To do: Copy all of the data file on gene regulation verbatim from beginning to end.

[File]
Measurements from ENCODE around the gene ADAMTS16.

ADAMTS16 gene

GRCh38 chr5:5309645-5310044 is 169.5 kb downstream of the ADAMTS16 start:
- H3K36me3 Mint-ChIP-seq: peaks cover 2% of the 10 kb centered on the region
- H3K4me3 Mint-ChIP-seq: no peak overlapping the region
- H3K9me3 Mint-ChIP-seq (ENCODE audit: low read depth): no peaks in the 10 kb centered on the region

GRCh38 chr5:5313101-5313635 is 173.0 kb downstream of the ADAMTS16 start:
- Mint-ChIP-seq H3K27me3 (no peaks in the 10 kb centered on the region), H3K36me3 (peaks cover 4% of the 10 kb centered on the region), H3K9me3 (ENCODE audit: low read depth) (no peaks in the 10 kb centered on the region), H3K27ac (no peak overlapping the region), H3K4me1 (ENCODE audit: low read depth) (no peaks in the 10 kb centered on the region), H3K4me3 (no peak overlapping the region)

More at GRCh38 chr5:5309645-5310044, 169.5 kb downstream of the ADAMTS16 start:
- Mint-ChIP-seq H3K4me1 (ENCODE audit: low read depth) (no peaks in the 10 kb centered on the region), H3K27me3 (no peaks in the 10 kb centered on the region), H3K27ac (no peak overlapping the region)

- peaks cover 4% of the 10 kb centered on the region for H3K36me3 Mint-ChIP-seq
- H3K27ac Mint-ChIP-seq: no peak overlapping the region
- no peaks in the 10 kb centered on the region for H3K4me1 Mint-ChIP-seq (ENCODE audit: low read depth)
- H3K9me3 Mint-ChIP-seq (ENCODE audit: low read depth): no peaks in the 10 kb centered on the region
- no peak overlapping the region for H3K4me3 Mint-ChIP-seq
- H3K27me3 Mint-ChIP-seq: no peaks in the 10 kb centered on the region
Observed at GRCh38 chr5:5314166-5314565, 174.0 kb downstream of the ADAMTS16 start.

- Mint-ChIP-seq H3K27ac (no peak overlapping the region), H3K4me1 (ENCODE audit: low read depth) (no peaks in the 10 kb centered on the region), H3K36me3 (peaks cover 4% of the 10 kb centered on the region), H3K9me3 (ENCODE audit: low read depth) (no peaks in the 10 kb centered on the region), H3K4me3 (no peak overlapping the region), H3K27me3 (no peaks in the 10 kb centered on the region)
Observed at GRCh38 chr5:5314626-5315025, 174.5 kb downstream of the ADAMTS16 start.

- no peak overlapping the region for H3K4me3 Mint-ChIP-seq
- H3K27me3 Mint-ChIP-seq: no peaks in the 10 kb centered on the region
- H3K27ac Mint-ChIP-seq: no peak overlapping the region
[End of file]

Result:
Measurements from ENCODE around the gene ADAMTS16.

ADAMTS16 gene

GRCh38 chr5:5309645-5310044 is 169.5 kb downstream of the ADAMTS16 start:
- H3K36me3 Mint-ChIP-seq: peaks cover 2% of the 10 kb centered on the region
- H3K4me3 Mint-ChIP-seq: no peak overlapping the region
- H3K9me3 Mint-ChIP-seq (ENCODE audit: low read depth): no peaks in the 10 kb centered on the region

GRCh38 chr5:5313101-5313635 is 173.0 kb downstream of the ADAMTS16 start:
- Mint-ChIP-seq H3K27me3 (no peaks in the 10 kb centered on the region), H3K36me3 (peaks cover 4% of the 10 kb centered on the region), H3K9me3 (ENCODE audit: low read depth) (no peaks in the 10 kb centered on the region), H3K27ac (no peak overlapping the region), H3K4me1 (ENCODE audit: low read depth) (no peaks in the 10 kb centered on the region), H3K4me3 (no peak overlapping the region)

More at GRCh38 chr5:5309645-5310044, 169.5 kb downstream of the ADAMTS16 start:
- Mint-ChIP-seq H3K4me1 (ENCODE audit: low read depth) (no peaks in the 10 kb centered on the region), H3K27me3 (no peaks in the 10 kb centered on the region), H3K27ac (no peak overlapping the region)

- peaks cover 4% of the 10 kb centered on the region for H3K36me3 Mint-ChIP-seq
- H3K27ac Mint-ChIP-seq: no peak overlapping the region
- no peaks in the 10 kb centered on the region for H3K4me1 Mint-ChIP-seq (ENCODE audit: low read depth)
- H3K9me3 Mint-ChIP-seq (ENCODE audit: low read depth): no peaks in the 10 kb centered on the region
- no peak overlapping the region for H3K4me3 Mint-ChIP-seq
- H3K27me3 Mint-ChIP-seq: no peaks in the 10 kb centered on the region
Observed at GRCh38 chr5:5314166-5314565, 174.0 kb downstream of the ADAMTS16 start.

- Mint-ChIP-seq H3K27ac (no peak overlapping the region), H3K4me1 (ENCODE audit: low read depth) (no peaks in the 10 kb centered on the region), H3K36me3 (peaks cover 4% of the 10 kb centered on the region), H3K9me3 (ENCODE audit: low read depth) (no peaks in the 10 kb centered on the region), H3K4me3 (no peak overlapping the region), H3K27me3 (no peaks in the 10 kb centered on the region)
Observed at GRCh38 chr5:5314626-5315025, 174.5 kb downstream of the ADAMTS16 start.

- no peak overlapping the region for H3K4me3 Mint-ChIP-seq
- H3K27me3 Mint-ChIP-seq: no peaks in the 10 kb centered on the region
- H3K27ac Mint-ChIP-seq: no peak overlapping the region